ALONE: (I have flown alone a few times, mostly when he was here and I was back East, and it can be done.) Call the airline ahead of time and tell them you will be traveling with a wheelchair. Make sure they mark it on your travel information. There is a whole cadre of folks whose job it is to push people in wheelchairs around. They will usually accost you at check-in or even as you get out of your car, especially if you get dropped off. The thing is, they get paid like $2 an hour, so you really MUST tip them. They will push you through TSA and everything. If you can stagger through the metal detector, I recommend it. The TSA wheelchair screening is time-consuming and borders on invasive. Of course, pack your meds in carry-on luggage but try to avoid having lots of luggage. When you get to the gate, introduce yourself or at least make yourself known to the gate agent. Ask if you can pre-board and discuss what assistance you will need. (When we say pre-board, we mean before anyone else. Before the people with kids and definitely before the gold, diamond and silver customers.) (These days, space for "carry-on" and "personal items" is getting smaller and smaller. You will be urged to relinquish your carry-on items several times. If you don't check them out where you left your checked baggage, you will probably get another chance. Explain that your IRREPLACEABLE MEDICATION is in there and you can't be separated from it. If you need an aisle chair, (that's the skinny chair that fits on the plane) it's really easier than it looks. They should line the two chairs up parallel, have TWO people helping, one lift under your arms and one your feet or hips, one..two..three....whee, they lift you and you're teetering on the other chair. Then they have to buckle you in. I hate this part because it makes me feel claustrophobic, but without the buckles I couldn't stay on the aisle chair. You could mention that you heard a story about a lady with a baby who got left in the aisle chair for 45 min. and you're terrified of that happening to you (I can tell you the story but that's all there is to it, that it happened) but you are really only supposed to be in the aisle chair for a moment or two. Usually two people push it, one fore and one aft. You might be in a semi-horizontal position.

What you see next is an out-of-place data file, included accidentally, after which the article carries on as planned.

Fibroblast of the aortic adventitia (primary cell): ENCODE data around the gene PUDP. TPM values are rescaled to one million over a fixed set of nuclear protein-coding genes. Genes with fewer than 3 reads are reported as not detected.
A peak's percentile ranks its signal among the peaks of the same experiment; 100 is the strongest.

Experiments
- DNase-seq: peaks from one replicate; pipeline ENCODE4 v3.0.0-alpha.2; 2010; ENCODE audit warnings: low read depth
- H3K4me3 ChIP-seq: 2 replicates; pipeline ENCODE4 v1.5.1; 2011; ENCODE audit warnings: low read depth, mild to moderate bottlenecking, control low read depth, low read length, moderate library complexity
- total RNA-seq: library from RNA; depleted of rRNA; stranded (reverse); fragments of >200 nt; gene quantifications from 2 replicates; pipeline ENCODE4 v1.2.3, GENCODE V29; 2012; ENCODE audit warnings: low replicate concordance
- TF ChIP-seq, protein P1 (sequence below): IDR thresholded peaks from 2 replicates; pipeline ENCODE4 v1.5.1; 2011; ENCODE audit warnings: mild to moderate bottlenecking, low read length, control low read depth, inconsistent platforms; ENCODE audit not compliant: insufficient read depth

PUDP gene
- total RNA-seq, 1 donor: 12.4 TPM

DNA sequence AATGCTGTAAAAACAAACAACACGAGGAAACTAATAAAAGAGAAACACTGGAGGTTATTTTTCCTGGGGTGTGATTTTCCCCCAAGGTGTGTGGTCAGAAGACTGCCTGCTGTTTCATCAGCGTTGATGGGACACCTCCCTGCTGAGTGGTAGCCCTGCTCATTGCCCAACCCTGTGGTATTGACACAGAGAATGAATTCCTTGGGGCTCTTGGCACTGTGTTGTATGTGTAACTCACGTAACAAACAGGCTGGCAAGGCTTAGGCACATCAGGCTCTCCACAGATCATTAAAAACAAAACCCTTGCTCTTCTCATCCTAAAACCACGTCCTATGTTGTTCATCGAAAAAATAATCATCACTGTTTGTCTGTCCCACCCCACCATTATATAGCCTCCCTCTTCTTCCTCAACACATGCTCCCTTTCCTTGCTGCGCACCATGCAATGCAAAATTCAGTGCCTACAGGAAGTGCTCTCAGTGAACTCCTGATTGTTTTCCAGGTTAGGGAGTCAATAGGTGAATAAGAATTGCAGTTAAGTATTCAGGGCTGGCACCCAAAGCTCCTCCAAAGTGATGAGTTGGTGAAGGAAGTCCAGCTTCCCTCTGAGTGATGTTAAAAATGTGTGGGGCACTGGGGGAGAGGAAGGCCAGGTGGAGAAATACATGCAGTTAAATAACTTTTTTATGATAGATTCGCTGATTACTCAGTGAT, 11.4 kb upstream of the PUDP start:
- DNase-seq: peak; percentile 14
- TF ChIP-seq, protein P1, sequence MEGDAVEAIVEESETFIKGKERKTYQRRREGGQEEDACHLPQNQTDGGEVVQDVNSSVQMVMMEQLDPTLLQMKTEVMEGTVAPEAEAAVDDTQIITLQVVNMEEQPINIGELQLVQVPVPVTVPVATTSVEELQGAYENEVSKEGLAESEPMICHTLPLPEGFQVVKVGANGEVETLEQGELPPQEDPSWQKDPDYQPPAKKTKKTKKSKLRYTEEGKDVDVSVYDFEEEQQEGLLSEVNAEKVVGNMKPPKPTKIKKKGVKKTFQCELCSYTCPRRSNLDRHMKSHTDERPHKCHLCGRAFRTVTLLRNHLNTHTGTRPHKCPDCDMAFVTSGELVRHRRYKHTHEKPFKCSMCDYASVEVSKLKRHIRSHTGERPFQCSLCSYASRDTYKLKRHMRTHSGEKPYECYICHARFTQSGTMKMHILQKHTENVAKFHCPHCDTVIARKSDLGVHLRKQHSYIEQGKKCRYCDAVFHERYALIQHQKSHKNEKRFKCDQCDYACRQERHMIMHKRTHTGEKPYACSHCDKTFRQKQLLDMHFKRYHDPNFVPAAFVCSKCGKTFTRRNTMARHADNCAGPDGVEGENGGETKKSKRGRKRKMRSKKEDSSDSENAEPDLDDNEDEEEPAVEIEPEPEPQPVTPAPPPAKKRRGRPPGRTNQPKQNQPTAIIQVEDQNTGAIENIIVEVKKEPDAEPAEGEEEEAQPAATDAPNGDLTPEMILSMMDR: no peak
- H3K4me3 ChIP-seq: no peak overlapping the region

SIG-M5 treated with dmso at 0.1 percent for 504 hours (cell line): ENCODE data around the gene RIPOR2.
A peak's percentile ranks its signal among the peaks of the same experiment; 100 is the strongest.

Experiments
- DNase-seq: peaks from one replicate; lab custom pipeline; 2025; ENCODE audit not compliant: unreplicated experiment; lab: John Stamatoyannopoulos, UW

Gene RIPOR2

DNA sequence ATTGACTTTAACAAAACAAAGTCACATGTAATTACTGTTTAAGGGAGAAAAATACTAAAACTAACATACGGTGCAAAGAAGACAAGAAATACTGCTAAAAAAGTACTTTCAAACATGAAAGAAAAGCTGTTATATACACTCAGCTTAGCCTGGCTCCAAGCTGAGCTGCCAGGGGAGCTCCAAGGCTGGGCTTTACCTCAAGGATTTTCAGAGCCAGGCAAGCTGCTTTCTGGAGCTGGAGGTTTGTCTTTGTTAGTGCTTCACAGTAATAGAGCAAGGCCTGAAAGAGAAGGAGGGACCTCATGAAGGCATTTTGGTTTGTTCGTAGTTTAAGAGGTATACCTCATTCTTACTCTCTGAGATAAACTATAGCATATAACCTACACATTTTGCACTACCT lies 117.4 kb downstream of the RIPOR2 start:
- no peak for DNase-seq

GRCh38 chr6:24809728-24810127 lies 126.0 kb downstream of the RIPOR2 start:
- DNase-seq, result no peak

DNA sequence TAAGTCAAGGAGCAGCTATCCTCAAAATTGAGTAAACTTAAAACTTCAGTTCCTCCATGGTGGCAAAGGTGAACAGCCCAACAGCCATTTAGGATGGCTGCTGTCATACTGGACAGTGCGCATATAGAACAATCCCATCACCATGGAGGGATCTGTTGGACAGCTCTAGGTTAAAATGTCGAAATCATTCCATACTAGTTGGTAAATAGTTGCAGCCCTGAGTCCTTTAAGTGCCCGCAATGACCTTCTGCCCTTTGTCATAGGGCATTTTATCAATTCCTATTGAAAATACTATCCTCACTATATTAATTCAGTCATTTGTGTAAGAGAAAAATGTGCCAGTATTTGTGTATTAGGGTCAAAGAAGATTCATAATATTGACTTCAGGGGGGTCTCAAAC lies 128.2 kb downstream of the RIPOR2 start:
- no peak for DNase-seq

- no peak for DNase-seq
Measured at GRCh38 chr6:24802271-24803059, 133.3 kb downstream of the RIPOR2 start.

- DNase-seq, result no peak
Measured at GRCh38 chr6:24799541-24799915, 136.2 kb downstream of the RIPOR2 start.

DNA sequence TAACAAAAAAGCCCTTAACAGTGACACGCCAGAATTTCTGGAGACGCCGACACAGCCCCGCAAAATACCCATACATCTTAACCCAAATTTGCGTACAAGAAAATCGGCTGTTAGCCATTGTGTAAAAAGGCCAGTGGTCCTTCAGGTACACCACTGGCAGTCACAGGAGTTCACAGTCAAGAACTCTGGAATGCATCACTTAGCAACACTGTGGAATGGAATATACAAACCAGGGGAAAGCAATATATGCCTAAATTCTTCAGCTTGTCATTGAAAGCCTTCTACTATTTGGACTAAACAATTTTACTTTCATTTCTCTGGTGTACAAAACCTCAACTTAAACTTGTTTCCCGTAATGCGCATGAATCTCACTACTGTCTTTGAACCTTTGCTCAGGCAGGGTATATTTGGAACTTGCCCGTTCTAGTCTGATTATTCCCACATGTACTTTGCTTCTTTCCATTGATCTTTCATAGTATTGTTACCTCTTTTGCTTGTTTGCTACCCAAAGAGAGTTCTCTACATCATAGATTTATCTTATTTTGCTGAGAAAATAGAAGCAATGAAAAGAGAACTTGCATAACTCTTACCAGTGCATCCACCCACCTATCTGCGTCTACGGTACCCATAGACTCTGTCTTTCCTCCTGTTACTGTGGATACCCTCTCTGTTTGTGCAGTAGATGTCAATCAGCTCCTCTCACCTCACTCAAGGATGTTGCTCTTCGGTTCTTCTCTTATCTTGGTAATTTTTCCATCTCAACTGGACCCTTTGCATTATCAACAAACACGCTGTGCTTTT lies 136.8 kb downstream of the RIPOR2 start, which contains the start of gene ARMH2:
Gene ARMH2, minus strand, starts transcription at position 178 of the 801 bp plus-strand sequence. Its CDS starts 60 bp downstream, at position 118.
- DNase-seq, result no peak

I can tell you all kinds of horror stories, but the few times that I've done it, it was all very smooth and professional. The first row of seats have a fixed armrest (bulkhead row). They have more leg room and you may be offered them. If you don't mind climbing over them and relinquishing your purse for take-off and landing, say yes. If you're like me and you need to be transferred into the seat, say no; I need the arm to go up. I let them lift me into the chair on the outside (on the aisle instead of in the aisle). Then I don't drink (although flights are dehydrating) and I don't pee. In a real emergency I think DH could get me into the restroom.

JetBlue (the airline my husband works for) is starting a First Class from JFK to LA this summer, and they asked me to fly round trip to test it. (Sure, I'll fly lying down in a seat for 12 hours considering you will pay for my hotel meals trip and I'll get to pee. And my husband/best friend gets to come too!

DH says "where there aren't jetbridges, they have either really long ramps with switchbacks or a truck that goes up and down. They always have an aisle chair on the plane (folded up somewhere--I've never seen it). The Air Carriers Access Act has very specific rules about accessibility. Every US carrier has a Complaint Resolution Officer who is trained on the ACAA. They should be able to help you."

Post a Reply to this Thread

Please or sign up to post.